Abstract

Numerical simulation has been applied to study the water coning behavior in a well producing from a highly heterogeneous reservoir in an oil field located in the onshore part of the Potiguar Basin, Rio Grande do Norte, Brazil. In this reservoir, the scale of lateral heterogeneities is too small to be represented by layer average properties.

Small scale heterogeneities in the drainage area of the well were modeled by sequential stochastic simulation of categorical variables representing flow units of the reservoir. Variographic analysis was performed using logging and core data from the reservoir and also data from outcrops in the same depositional environment

The purpose of this work was to evaluate the effect of small lateral heterogeneity on the water coning behavior. This was accomplished by history matching production data and numerical results of flow simulation performed in geostatistic realizations of the reservoir.

Introduction

A well producing from a completed interval close to the oil-water contact may experience the water coning phenomenon. If viscous forces overwhelm gravitational forces, water will break through the oil zone, forming an elevated or cone shaped surface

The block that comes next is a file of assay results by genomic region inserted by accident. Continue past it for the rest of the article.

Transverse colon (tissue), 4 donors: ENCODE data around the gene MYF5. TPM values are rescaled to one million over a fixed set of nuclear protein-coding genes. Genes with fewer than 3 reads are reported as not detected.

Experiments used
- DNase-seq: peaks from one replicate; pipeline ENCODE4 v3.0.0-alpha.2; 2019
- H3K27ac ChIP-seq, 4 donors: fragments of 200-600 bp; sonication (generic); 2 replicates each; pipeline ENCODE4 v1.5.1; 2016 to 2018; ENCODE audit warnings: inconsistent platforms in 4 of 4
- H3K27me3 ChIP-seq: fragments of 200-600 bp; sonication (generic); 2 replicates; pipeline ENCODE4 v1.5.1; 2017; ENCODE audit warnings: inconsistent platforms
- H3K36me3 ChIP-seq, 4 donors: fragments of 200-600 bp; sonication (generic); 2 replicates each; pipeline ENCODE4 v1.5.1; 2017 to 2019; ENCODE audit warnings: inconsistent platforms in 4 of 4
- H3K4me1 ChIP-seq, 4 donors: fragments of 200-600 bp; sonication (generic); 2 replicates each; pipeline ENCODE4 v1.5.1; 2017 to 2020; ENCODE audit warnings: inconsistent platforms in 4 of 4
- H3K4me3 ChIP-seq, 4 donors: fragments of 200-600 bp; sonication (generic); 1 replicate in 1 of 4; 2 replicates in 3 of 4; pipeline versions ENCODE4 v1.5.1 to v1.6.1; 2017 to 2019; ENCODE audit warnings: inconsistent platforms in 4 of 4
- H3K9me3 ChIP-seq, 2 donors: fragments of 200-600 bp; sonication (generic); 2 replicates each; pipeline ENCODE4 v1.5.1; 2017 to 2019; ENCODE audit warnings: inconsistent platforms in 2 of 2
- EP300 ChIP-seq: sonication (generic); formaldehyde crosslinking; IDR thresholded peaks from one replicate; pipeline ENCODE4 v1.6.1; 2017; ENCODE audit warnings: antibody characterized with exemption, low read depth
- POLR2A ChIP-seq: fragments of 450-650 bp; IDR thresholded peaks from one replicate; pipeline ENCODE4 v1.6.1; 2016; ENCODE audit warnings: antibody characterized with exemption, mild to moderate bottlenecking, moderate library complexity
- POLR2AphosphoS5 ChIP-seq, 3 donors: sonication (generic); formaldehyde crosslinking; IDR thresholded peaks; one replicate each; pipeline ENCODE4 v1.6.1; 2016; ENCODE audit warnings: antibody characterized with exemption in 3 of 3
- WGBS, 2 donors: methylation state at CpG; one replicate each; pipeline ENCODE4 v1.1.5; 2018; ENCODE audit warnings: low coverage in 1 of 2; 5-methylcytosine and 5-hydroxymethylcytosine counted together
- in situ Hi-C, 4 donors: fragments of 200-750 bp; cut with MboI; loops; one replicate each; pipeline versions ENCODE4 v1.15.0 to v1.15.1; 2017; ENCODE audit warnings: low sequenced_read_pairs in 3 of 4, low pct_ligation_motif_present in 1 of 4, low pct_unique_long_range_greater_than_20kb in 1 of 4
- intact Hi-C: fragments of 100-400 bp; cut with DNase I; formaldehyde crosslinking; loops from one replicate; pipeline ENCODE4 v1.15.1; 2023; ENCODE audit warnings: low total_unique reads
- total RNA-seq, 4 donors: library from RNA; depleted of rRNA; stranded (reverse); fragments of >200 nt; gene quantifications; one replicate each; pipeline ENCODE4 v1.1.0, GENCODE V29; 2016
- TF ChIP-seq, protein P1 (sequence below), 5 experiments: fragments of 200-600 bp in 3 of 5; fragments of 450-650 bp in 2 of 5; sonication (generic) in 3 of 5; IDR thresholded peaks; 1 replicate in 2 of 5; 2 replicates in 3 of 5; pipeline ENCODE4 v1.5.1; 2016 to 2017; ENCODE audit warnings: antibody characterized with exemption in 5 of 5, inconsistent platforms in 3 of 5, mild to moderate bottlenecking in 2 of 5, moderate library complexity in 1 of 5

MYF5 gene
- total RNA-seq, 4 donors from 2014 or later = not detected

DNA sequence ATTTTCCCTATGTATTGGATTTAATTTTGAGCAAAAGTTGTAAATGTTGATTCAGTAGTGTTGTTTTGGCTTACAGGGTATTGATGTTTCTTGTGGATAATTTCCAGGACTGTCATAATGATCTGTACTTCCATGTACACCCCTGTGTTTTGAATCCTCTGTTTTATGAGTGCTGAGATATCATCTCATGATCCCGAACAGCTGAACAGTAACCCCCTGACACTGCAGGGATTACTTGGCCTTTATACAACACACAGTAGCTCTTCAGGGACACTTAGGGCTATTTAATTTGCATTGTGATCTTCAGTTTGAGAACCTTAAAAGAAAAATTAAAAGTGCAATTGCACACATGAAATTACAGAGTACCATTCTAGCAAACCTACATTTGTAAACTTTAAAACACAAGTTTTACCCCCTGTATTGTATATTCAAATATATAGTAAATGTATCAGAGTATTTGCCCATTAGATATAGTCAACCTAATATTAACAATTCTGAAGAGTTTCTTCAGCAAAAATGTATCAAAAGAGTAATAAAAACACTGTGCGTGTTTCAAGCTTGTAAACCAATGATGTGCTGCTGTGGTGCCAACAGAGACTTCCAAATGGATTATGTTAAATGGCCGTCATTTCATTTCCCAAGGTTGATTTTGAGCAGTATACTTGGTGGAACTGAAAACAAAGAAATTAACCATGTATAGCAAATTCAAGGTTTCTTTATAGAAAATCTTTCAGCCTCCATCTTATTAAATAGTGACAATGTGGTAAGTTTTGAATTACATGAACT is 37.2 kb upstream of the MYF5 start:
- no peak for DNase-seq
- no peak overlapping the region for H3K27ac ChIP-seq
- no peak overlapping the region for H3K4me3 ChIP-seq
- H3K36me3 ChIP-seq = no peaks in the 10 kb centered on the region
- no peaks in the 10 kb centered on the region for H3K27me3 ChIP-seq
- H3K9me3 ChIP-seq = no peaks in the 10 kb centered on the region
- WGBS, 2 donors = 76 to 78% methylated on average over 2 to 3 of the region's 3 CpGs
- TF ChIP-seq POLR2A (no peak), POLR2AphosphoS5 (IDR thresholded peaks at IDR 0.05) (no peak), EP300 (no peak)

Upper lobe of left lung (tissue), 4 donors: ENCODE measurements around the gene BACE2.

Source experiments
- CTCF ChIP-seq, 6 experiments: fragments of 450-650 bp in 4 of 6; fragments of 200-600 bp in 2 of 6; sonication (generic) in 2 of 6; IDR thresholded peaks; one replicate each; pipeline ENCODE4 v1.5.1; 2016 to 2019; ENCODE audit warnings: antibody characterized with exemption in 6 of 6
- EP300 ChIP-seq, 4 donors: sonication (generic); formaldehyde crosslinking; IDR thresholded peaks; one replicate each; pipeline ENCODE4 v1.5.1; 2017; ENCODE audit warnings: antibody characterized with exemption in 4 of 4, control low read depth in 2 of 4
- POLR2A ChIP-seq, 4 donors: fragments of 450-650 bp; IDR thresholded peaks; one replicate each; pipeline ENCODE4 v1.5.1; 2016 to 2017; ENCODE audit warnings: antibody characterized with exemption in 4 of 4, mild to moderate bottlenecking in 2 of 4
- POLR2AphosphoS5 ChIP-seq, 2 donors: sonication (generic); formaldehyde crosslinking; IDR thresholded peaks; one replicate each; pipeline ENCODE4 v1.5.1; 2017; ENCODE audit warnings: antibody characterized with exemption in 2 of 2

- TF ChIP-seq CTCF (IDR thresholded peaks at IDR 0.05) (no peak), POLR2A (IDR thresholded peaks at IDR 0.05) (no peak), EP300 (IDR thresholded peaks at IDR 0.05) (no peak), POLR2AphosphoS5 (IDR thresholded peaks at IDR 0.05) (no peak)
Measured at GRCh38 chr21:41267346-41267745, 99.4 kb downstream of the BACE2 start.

At a critical production rate, the water coned surface will reach the bottom line of the production interval. Above this rate, the well will produce oil and water simultaneously. Because the water mobility is usually greater than the oil mobility and the flowing pressure gradient decreases as production goes on, the well will show a continuous increase in water-oil ratio.

Muskat and Wick of (1935) were the first authors to present the fundamental physical principles underlying the coning behavior and to establish an approximate analytical method to determine the critical production rate. Later, Sobocinski and Cornelius (1965) presented an empirical correlation to predict water-cone breakthrough time, obtained from an experimental model scaled to duplicate field behavior.

Many authors have applied numerical simulation to study the coning phenomenon.

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